Bacteria, Viruses, and Food in the Kitchen: How Safe is the American Consumer? Research Paper

Bacteria, Viruses, and Food in the Kitchen: How Safe is the American Consumer?
A discussion on food borne illnesses, such as salmonella and E. coli, and their prevention.
# 153917 | 0 words | 0 sources | 2014 | US
Published on Jun 16, 2014 in English (Analysis) , Nutrition (Food) , Biology (General)

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From the Paper:

"Ranging from harmless to life threatening, food borne illness is a growing concern to the American public as industrialized food's popularity rises. Many people do not have the necessary knowledge to avoid food borne illnesses, but even with the necessary knowledge the public still has a high risk of contracting a food borne illness thanks to contaminated industrialized food. Food borne illnesses can range from three-day bouts to lethal to symptoms that last a lifetime, and surprisingly more than most outbreaks are completely preventable. The U.S is notorious for its highly mechanized food production system and the fast food industry. Relating to that statement, six and half million Americans contract a food borne infection every year, which should hint to the public and politicians alike that there are vital errors in the U.S food production system ("Food Safety"). Some would argue Americans are wasting tax dollars for organizations to 'protect' them from food borne illness and then argue that funding should be slashed more and more; but it is hard to put a monetary value on the health of the American public. Although infectious diseases are the primary cause of death anymore, new and emerging diseases that kill Americans are infectious diseases such as E. coli and Listeria (Manning, "Clinical"). The high infection rate of food borne illnesses is a result of poor public knowledge, lapses in government-funded institutions, and alarming industrial techniques but implementing better-funded inspection services and educating the public can fix these major problems.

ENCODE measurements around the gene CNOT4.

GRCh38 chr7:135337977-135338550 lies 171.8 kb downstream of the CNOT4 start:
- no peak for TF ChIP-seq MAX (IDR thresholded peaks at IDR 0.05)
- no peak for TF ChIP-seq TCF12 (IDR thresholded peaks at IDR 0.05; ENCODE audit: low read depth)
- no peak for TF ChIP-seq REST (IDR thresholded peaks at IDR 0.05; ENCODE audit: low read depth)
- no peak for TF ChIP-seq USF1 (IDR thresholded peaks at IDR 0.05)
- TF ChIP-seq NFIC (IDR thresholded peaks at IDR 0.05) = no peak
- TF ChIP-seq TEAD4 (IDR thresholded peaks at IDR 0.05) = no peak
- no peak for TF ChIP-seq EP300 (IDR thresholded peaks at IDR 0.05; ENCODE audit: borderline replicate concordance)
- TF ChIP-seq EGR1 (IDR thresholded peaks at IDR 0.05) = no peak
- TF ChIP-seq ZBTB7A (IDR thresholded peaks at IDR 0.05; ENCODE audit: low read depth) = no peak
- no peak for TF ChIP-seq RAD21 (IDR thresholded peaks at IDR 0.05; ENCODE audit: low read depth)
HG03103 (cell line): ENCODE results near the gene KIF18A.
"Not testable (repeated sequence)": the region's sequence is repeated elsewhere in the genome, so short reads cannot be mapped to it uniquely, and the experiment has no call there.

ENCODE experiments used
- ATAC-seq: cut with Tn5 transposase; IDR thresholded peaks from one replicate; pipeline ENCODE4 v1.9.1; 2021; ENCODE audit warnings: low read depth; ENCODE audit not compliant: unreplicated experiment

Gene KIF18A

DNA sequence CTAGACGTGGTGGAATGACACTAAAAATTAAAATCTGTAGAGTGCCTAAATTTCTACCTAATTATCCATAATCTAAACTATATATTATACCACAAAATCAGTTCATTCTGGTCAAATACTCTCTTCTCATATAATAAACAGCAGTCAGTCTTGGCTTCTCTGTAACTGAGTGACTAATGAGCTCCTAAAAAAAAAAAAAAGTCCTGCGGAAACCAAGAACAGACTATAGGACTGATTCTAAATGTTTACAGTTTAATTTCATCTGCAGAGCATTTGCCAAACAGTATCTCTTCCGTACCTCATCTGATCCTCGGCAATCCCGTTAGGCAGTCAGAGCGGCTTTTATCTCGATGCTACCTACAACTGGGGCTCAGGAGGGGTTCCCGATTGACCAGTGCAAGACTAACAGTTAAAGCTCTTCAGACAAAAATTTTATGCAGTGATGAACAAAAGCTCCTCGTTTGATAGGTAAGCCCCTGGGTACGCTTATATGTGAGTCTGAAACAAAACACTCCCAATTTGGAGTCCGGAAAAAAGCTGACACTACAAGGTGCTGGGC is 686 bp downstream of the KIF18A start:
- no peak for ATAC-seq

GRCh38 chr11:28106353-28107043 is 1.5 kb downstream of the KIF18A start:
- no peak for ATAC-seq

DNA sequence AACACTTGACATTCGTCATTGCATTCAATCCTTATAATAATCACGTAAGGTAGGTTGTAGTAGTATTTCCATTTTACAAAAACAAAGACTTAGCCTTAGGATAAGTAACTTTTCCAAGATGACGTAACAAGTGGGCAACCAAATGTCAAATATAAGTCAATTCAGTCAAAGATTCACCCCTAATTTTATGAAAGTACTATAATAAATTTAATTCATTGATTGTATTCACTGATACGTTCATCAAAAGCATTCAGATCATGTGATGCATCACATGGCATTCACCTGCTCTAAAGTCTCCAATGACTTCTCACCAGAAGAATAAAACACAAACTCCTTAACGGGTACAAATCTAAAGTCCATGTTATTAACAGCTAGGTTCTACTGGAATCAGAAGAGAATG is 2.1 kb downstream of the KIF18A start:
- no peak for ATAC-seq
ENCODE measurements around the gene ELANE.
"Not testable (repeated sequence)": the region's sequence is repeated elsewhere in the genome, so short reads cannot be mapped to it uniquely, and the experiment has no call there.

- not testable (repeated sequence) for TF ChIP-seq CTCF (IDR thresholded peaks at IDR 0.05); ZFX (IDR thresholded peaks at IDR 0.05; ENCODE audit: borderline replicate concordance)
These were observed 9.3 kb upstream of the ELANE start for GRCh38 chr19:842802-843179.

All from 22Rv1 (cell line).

"If the general public were to have more information on food borne illnesses, their ability to defend themselves against infection would greatly increase. Escherichia coli, listeria, and salmonella: there are many different types of food borne illness bacteria that can range in severity within each infection (Manning, Deadly). Salmonella is an excellent food borne bacteria to use as a reference for other food borne illnesses caused by bacterium, as its basic biology is reflective of a litany of others (Manning, Deadly). Many people often believe they have the flu when, in fact, they are infected with Salmonellosis (because the initial symptoms are similar); this error can sway people from receiving the proper treatment for example (Satin, "Infective"). This lack of treatment could directly affect the gravity of the infection and could have been lessened should treatment had been treated earlier in the contraction."

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